Optical and physical properties of lanthanum gallogermanate glasses

Optical and physical properties of lanthanum gallogermanate glasses

Journal of Non-Crystalline Solids 231 (1998) 222±226 Optical and physical properties of lanthanum gallogermanate glasses Luu-Gen Hwa a,* , Yi-Rui C...

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Journal of Non-Crystalline Solids 231 (1998) 222±226

Optical and physical properties of lanthanum gallogermanate glasses Luu-Gen Hwa

a,* ,

Yi-Rui Chang a, Sung-Ping Szu

b

a b

Department of Physics, Fu-Jen Catholic University, Taipei 24205, Taiwan, ROC Department of Physics, National Chung-Hsing University, Taichung, Taiwan, ROC Received 16 December 1997; received in revised form 18 February 1998

Abstract Optical properties of lanthanum gallogermanate glasses were investigated by infrared (IR) transmission and IR re¯ectivity measurements. Several physical properties of these glasses, including density, index of refraction and ultrasonic velocities, were also measured. The experimental results are used to obtain elastic constants. These glasses are transparent over frequencies ranging from the near ultraviolet to the mid-IR (8 lm) and have ionic bond properties in their structure. Ó 1998 Elsevier Science B.V. All rights reserved. PACS: 61.43.Fs; 62.20.D; 78.30.L

1. Introduction Glasses containing heavy metal oxides are of interest for infrared (IR) transmission application due to their long IR cut-o€ wavelength in comparison with phosphate, borate and silicate glasses. Dumbaugh found that the addition of Ga2 O3 into PbO±Bi2 O3 and CdO±Bi2 O3 improved glass stability and these glasses are transparent to about 7 lm [1]. Kokubo et al. found that alkaliand alkaline-earth Ta2 O±Ga2 O3 or Nb2 O±Ga2 O3 glasses also have optical transmission to about 7 lm [2,3]. Glasses based on GeO2 make favorable ®ber core material because of their longer wavelength cut-o€ at which the GeO2 stretching vibration occurs. A recent study of barium gallo-

* Corresponding author. Tel.: +886-2 2903 1111 (ext 2436); fax: +886-2 2902 1038; e-mail: [email protected]

0022-3093/98/$19.00 Ó 1998 Elsevier Science B.V. All rights reserved. PII: S 0 0 2 2 - 3 0 9 3 ( 9 8 ) 0 0 4 5 5 - 4

germanate glasses demonstrated their potential for both IR optical waveguides and bulk optic components in the 3±5 lm region [4]. Lindquist and Shelby studied the properties of rare earth gallogermanate glasses [5]. The IR cut-o€ occurs at 6.05 lm. These glasses containing rare earth elements also have excellent chemical durability in water and very high Verdet constants due to the rare earth ion concentration. This second property makes these glasses suitable for use in Faraday rotation devices [5]. This paper reports on a segment of ongoing research program in which the optical and physical properties of the lanthanum gallogermanate glasses are investigated by measuring IR transmission, IR re¯ectivity, and ultrasonic pulseechos. The experimental results are used to obtain the elastic constants. The IR edge is discussed in the context of the intrinsic multiphonon absorption theory.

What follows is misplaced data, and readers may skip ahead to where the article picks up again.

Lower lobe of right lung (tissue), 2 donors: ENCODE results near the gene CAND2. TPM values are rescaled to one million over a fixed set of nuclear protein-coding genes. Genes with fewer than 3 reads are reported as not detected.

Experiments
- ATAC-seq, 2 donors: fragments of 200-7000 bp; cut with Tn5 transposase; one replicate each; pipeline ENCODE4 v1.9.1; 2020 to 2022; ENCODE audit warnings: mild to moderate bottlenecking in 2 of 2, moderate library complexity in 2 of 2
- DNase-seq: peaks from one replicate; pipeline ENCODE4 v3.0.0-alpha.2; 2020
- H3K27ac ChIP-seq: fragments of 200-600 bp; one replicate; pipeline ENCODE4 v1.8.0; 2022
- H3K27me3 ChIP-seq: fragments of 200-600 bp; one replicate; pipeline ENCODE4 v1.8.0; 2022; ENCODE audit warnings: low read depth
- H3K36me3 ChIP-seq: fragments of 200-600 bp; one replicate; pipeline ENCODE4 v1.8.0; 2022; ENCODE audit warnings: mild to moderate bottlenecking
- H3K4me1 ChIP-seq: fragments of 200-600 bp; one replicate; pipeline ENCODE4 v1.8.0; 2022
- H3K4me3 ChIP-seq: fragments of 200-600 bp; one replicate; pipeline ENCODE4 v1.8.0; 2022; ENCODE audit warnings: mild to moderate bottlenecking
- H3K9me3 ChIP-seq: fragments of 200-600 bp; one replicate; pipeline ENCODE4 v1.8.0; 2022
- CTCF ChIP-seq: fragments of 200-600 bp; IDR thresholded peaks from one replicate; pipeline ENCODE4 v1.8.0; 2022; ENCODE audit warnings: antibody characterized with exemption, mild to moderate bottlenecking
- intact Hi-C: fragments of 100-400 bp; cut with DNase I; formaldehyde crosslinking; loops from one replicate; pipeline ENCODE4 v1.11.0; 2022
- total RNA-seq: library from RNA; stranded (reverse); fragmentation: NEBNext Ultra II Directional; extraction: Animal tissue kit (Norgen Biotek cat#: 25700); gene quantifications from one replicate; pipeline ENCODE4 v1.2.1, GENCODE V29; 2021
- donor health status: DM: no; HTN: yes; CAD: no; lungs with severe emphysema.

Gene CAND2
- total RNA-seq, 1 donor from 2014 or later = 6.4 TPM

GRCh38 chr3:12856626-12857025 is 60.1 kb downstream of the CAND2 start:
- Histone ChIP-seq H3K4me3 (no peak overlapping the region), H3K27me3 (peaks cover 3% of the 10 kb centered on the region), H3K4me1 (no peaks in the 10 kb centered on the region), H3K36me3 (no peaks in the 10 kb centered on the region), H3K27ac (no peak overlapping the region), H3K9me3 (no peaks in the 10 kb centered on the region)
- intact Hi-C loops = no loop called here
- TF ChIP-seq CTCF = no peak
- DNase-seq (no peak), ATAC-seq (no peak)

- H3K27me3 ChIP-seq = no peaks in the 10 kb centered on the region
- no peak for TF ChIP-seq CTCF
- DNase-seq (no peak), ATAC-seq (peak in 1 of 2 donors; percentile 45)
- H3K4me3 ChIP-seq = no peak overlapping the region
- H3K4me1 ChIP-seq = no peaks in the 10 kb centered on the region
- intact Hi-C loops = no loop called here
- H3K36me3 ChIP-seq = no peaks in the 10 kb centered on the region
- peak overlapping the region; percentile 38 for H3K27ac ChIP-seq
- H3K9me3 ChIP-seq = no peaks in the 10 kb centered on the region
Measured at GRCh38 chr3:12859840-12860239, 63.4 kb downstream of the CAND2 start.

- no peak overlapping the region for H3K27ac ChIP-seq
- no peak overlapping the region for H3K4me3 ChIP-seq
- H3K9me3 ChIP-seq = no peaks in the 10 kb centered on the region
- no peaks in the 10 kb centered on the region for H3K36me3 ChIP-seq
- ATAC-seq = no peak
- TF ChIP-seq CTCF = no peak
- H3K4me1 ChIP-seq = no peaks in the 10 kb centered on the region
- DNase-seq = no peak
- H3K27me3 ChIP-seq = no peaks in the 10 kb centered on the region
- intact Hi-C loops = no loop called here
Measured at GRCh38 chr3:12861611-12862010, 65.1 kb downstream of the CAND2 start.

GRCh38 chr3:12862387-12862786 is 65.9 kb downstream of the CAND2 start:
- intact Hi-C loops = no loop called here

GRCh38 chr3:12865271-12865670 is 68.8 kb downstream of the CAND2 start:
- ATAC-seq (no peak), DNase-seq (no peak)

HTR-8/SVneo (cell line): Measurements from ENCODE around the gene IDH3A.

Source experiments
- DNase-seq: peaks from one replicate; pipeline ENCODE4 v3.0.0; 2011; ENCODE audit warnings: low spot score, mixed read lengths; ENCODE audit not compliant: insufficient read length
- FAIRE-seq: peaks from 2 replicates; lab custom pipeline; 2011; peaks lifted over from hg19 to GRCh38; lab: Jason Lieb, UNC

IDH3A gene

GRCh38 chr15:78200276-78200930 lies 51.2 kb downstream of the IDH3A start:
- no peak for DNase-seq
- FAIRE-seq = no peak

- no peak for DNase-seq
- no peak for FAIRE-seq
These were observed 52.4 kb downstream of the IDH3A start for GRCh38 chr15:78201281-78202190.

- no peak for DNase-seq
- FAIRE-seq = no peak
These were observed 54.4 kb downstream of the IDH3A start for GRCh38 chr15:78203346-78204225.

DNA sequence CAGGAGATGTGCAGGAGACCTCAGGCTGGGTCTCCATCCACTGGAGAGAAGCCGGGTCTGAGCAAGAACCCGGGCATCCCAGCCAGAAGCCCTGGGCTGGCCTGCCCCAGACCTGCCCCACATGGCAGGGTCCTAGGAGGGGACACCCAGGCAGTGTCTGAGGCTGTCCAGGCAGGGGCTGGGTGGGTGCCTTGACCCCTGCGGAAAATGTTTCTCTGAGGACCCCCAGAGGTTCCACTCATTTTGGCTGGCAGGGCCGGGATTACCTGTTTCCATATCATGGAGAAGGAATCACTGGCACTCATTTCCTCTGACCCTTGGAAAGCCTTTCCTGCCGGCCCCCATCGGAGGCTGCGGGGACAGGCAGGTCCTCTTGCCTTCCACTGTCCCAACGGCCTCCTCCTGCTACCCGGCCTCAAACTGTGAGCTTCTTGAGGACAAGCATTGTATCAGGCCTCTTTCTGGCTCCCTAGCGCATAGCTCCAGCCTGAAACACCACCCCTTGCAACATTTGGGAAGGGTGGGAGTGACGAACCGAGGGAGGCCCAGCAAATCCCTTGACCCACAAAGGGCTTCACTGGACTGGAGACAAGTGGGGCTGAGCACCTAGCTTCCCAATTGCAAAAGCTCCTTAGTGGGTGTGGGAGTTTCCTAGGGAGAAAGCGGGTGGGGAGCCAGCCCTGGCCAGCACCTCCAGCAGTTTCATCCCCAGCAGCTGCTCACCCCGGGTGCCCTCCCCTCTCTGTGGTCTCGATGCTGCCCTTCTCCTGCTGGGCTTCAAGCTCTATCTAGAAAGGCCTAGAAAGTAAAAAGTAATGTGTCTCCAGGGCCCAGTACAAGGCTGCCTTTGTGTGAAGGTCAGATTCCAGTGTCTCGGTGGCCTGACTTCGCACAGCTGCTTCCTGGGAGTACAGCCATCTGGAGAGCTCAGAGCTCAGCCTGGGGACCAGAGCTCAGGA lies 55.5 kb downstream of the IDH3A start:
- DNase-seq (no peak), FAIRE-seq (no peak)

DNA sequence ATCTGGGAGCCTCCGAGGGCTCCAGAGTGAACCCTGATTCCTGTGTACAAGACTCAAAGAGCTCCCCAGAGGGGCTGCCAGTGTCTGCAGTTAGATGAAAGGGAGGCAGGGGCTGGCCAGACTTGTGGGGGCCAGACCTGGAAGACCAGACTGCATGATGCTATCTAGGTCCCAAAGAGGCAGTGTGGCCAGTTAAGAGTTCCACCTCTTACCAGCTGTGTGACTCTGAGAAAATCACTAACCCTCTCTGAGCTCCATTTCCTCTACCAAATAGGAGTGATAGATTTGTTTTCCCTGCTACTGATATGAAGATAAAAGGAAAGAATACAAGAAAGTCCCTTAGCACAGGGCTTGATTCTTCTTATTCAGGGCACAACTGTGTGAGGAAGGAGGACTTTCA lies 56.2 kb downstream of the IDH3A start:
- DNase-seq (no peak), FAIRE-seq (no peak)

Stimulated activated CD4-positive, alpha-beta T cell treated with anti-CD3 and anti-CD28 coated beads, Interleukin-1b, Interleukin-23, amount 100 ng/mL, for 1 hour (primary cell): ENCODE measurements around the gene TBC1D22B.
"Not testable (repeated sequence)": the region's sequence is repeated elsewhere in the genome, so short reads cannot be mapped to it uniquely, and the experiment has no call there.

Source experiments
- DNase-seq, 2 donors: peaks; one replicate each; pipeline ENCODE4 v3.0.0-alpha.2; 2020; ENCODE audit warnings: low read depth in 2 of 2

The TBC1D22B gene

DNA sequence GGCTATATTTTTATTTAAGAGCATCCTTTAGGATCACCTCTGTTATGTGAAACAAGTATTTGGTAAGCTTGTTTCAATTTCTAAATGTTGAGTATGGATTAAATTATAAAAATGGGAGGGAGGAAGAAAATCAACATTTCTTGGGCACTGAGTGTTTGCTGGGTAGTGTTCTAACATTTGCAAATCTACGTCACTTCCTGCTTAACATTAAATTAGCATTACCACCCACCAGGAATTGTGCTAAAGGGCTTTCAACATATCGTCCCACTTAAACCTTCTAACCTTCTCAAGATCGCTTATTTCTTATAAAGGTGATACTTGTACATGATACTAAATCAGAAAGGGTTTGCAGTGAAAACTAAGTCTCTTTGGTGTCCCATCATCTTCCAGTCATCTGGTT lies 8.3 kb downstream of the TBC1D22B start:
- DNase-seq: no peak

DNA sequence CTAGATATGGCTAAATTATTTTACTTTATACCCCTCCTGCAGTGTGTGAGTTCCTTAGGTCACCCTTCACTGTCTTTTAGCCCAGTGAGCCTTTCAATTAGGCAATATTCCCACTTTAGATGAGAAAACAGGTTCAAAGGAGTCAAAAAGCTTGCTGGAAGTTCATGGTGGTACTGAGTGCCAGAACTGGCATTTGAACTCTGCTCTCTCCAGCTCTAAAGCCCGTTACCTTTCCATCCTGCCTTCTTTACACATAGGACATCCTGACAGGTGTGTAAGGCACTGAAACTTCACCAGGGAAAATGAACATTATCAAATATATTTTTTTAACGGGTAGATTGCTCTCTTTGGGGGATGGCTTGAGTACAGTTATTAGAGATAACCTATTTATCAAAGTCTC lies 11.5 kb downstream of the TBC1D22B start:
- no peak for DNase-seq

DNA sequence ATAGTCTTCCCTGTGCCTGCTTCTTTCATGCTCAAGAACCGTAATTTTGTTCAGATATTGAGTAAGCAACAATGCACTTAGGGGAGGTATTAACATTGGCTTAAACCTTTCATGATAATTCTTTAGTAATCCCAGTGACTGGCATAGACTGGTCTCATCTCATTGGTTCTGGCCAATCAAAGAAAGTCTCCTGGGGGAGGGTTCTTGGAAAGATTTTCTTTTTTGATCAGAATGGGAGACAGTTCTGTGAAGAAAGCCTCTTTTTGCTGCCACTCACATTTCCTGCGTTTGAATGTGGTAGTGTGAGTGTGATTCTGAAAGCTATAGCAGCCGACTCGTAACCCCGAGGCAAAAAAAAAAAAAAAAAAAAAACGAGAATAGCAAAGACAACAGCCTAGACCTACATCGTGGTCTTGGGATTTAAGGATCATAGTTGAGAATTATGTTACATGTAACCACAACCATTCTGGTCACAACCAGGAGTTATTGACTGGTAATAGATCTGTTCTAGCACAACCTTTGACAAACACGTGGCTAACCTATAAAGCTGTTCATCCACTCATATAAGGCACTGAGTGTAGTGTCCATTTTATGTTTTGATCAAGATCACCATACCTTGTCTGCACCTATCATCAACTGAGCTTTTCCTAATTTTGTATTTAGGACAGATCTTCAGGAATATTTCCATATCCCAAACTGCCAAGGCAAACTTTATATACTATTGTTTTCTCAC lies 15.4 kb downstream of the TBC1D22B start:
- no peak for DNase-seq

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2. Experimental aspect Samples with formula: xLa2 O3 ±GeO2 ±y Ga2 O3 , mol% and where x ˆ La2 O3 mol%/GeO2 y ˆ Ga2 O3 mol%/GeO2 mol% were prepared by melting appropriate amounts of La2 O3 (Aldrich 99.9%), GeO2 (Aldrich 99.9%), Ga2 O3 (Aldrich 99.9%) in open atmosphere at temperatures between 1550 and 1650°C, for one to one hour and a half in a platinum crucible. The liquids were quenched by placing the bottom of the crucible in water. The glassy samples were identi®ed by X-ray di€raction. To produce samples large enough for the experimental requirements, samples were batched to obtain 10 g. The glass-forming tendency will be discussed elsewhere [6]. The IR absorption spectra, including the transmission and re¯ectivity measurements, were carried out on a spectrometer (Perkin±Elmer FTIR2000) with an accessory of variable angle specular re¯ector. The resolution of the instrument is 0.7 cmÿ1 in the 300±4000 cmÿ1 region. Ultrasonic measurements were performed by a pulse-echo method with a pulser/receiver instrument (Panametrics model 5800) with quartz transducer. X-cut transducers were employed for longitudinal modes and Y-cut for shear modes. The pulse transit time was measured with a oscilloscope (Hewlett-Packard model 54502A). Several e€ects, such as multiple internal re¯ections within the transducer, sample thickness, and the acoustic impedance mismatch between glass sample and transducer, a€ect the accuracy of ultrasonic velocity measurements. The uncertainty is estimated about ‹1%. The density was determined by an Archimedes technique for which n-hexadecane was the working ¯uid. The accuracy of the measurement was ‹0.001 g/cm3 . The re¯ective indices of the sample were measured by Woolam's variable angle spectroscopic ellipsometer, and were accurate within ‹0.001.

Fig. 1. IR transmission spectra of four lanthanum gallogermanate glasses.

glasses are transparent to 8 lm in the mid-IR region. The results indicate that if the ratio Ga2 O3 /GeO2 is constant, the IR cut-o€ wavelength becomes larger with increasing La2 O3 contents in the glass system. Fig. 2 gives the multiphonon edge absorption versus frequency for various lanthanum gallogermanate samples. The IR re¯ectivity spectra of lanthanum gallogermanate samples at near normal incidence are similar. One particular example of a 0.3La2 O3 ±GeO2 ± 0.25Ga2 O3 sample is given in Fig. 3. The density, q, index of refraction, n, longitudinal (VL ) sound velocities and transverse (VT ) sound velocities of seven lanthanum gallogermanate

3. Results IR transmission spectra of four lanthanum gallogermanate glasses are given in Fig. 1. These

Fig. 2. The multiphonon edge absorption versus frequency for four lanthanum gallogermanate glasses.

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Fig. 3. The IR re¯ectivity spectra of a 0.3La2 O3 ±GeO2 ± 0.25Ga2 O3 glass at near normal incidence.